Buyer Power and the Regulatory Toolbox: What Role for Competition Law

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Ever since the 1970s, the grocery retail sector in the EU has experienced substantial concentration. Concentration has result in a change in the balance of power between retailers and producers. EU producers have complained about aggressive bargaining on the part of retail chains, including ever increasing demands for low prices and dubious commercial practices such as unfair use of proprietary information and unilateral changes to contract terms. Complaints have resulted in action both at the EU level and at the Member State level. At the EU level, Members of Parliament have pressed for enforcement of the competition rules and for reform of the Common Agricultural Policy (CAP). Additionally, a pan-European self-regulatory initiative has been started in an effort to solve the issues. At the national level, complaints from producers have resulted in the introduction of new laws, sector-specific regulation and self- and co-regulatory schemes. Paradoxically, EU competition law – a legal discipline in the very heart of the European economic constitution – has played a limited role in the debate on and regulation of the exercise of buyer power. Even more interestingly, the Commission and national competition authorities have encouraged the developments in other fields of law. The curious position of competition authorities can be explained by misguided perceptions that the issues at stake in the buyer power debate concern “fairness” and are therefore better dealt with by “other laws”. The question is: how much is known about the nature and effectiveness of “other laws”? To what extent can they replace competition law or complement it without resulting in protectionism or fragmentation of the EU internal market? To answer these questions, the paper builds on available reports on national initiatives in the EU and their effectiveness and uses the EU Better Regulation criteria as a benchmark. Firstly, it gives an overview of the available regulatory approaches. Secondly, the paper proposes a categorization of these approaches into contract law approaches, self-regulatory approaches, and stricter competition law approaches. Based on this categorization, the paper identifies possible pros and cons of these approaches from the perspective of EU Better Regulation. The paper concludes that even if some approaches may be effective, the role of EU competition law should not be under-estimated.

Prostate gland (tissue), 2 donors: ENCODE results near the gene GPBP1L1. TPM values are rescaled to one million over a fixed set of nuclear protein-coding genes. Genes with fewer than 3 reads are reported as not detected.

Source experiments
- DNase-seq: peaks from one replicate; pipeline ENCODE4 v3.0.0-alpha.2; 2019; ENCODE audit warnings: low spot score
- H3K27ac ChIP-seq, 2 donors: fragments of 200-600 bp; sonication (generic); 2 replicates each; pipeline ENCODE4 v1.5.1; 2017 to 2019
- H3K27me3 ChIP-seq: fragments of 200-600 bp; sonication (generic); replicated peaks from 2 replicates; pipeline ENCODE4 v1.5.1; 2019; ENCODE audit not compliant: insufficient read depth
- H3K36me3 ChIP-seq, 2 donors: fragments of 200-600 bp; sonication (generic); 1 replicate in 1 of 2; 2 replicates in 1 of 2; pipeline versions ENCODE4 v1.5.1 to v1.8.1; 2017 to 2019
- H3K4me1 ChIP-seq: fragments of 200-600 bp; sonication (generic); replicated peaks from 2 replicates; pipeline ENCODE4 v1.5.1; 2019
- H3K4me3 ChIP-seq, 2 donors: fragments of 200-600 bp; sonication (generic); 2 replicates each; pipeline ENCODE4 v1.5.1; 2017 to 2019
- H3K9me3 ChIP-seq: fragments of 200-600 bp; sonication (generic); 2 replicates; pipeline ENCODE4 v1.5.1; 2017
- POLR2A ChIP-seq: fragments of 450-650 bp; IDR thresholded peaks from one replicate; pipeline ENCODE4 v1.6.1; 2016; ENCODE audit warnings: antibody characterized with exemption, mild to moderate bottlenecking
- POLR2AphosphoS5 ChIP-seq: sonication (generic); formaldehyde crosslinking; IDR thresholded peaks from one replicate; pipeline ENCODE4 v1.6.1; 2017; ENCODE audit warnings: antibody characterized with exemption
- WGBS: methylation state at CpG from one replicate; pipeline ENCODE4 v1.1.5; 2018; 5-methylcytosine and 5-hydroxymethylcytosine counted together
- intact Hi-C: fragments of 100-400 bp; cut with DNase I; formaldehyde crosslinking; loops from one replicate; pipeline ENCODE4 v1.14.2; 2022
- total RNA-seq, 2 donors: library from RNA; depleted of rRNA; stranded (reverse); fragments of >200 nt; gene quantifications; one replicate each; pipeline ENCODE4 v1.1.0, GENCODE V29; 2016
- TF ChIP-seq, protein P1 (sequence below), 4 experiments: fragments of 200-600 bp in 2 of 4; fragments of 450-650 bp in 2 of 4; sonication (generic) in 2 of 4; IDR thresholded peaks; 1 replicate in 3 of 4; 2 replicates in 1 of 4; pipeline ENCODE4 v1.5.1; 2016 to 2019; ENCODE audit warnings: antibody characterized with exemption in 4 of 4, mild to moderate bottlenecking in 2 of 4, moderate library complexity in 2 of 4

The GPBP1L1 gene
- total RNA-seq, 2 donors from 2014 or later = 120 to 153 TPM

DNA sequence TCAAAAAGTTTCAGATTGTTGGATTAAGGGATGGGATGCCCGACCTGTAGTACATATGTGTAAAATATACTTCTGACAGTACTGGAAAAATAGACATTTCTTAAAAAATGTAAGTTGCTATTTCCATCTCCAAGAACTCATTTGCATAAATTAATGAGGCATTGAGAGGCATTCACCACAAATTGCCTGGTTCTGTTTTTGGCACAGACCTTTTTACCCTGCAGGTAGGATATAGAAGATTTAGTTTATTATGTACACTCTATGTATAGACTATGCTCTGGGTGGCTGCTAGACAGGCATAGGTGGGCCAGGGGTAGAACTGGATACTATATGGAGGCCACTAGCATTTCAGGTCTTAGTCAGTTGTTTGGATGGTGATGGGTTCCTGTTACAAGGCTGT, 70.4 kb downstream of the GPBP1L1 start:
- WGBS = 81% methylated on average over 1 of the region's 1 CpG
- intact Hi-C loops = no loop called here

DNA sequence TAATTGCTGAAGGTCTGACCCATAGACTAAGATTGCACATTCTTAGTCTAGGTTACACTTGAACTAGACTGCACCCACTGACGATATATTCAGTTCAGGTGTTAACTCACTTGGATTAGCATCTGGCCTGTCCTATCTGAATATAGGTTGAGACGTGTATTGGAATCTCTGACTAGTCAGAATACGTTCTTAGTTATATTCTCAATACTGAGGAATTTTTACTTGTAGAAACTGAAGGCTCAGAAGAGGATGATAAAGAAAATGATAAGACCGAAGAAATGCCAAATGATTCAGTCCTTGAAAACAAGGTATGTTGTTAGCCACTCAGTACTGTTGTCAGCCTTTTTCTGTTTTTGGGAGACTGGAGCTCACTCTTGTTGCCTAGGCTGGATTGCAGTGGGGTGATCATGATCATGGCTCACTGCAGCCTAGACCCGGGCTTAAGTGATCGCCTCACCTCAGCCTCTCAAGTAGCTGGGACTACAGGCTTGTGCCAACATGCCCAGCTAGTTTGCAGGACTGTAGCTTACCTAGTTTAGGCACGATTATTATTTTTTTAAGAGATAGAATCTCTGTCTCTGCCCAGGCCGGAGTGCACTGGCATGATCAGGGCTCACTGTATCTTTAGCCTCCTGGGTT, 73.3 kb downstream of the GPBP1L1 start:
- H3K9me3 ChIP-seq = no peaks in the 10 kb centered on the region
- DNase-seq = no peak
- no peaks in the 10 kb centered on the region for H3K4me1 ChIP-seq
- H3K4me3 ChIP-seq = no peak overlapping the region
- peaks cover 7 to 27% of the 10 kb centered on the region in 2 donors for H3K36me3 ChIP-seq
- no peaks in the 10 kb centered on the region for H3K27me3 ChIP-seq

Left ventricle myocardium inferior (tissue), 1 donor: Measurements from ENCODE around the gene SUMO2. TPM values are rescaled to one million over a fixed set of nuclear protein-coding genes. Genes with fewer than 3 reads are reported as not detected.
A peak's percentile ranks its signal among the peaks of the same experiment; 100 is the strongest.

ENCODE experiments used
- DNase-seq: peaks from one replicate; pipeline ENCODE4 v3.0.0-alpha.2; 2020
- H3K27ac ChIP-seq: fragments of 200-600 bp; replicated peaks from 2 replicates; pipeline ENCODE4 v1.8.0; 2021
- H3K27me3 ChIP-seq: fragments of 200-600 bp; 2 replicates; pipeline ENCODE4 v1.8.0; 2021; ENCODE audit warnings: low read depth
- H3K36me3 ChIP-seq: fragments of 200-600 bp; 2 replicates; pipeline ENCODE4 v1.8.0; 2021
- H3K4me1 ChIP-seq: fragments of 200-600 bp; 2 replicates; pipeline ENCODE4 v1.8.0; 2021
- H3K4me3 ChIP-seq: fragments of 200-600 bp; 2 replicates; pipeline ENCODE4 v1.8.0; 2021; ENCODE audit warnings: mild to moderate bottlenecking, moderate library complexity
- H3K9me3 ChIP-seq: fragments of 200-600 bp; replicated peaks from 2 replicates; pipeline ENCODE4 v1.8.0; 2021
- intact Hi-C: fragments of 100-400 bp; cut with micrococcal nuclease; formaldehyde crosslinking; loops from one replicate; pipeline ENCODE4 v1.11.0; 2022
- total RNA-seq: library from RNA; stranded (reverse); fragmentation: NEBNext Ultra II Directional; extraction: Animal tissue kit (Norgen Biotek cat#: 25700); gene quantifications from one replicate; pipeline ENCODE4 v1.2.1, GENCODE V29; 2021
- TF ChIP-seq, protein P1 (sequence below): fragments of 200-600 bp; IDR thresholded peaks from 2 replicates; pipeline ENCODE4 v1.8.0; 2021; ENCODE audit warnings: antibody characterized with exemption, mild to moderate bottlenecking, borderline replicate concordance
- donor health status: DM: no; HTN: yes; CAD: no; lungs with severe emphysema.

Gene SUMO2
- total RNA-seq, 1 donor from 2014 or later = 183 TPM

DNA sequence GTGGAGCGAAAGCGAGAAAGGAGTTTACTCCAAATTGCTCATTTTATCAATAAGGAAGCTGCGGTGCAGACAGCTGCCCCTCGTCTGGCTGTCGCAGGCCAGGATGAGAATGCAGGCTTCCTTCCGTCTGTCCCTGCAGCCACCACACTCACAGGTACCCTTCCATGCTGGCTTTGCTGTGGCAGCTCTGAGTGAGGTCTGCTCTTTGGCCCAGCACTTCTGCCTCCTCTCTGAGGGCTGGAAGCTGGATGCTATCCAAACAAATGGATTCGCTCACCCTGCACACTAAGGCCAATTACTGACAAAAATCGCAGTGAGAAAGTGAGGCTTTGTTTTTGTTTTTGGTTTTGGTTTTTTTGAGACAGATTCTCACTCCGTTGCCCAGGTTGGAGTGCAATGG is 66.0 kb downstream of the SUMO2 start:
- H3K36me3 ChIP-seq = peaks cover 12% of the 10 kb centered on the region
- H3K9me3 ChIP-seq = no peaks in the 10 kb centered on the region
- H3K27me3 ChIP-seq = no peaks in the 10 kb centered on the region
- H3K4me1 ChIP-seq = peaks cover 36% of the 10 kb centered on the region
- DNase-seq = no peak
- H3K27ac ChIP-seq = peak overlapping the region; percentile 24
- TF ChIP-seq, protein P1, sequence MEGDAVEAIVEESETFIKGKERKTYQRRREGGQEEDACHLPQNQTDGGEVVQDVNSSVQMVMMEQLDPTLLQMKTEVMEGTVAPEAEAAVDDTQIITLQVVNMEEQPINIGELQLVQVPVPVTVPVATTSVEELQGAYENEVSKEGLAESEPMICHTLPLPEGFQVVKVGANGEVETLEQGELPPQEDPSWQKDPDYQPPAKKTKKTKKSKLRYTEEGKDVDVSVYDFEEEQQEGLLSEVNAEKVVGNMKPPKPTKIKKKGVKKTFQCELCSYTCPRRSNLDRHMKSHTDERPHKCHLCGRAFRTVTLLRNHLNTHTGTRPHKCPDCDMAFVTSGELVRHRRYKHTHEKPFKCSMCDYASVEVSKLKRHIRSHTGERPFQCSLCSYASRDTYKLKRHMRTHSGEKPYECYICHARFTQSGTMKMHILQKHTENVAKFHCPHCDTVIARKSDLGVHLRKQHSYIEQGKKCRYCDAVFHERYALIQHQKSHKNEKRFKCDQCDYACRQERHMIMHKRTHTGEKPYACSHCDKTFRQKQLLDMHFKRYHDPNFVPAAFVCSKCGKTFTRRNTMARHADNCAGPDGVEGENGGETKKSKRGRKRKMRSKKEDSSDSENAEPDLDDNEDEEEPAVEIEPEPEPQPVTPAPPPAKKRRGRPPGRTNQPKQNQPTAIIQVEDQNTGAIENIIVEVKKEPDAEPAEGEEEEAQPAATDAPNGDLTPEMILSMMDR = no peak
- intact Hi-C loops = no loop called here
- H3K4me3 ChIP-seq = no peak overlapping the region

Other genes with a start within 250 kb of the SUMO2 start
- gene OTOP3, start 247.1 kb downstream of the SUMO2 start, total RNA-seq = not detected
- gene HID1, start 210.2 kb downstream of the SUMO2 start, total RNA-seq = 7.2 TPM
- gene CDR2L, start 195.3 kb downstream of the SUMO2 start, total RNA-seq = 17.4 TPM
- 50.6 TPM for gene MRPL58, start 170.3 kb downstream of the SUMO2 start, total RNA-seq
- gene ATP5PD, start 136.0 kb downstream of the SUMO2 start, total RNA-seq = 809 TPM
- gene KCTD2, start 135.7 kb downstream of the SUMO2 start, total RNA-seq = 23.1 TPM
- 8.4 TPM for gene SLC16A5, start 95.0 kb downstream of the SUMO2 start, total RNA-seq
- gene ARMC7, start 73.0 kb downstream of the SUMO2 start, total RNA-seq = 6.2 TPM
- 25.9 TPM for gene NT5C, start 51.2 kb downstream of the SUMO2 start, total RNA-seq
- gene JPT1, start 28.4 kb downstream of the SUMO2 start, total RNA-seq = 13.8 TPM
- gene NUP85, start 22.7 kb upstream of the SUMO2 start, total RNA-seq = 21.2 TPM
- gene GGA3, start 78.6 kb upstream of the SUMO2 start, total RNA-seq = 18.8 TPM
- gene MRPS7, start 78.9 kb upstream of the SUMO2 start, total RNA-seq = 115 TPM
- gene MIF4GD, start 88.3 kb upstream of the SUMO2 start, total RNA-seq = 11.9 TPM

Original languageEnglish
Publication statusPublished - 2016
Event6th Biennial ECPR Standing Group for Regulatory Governance Conference, RegGov 2016: Between Collaboration and Contestation: Regulatory Governance in a Turbulent World - Tilburg University, Tilburg, Netherlands
Duration: 6 Jul 20168 Jul 2016
Conference number: 6th


Conference6th Biennial ECPR Standing Group for Regulatory Governance Conference, RegGov 2016
Abbreviated titleRegGov
Internet address


  • IR-103157


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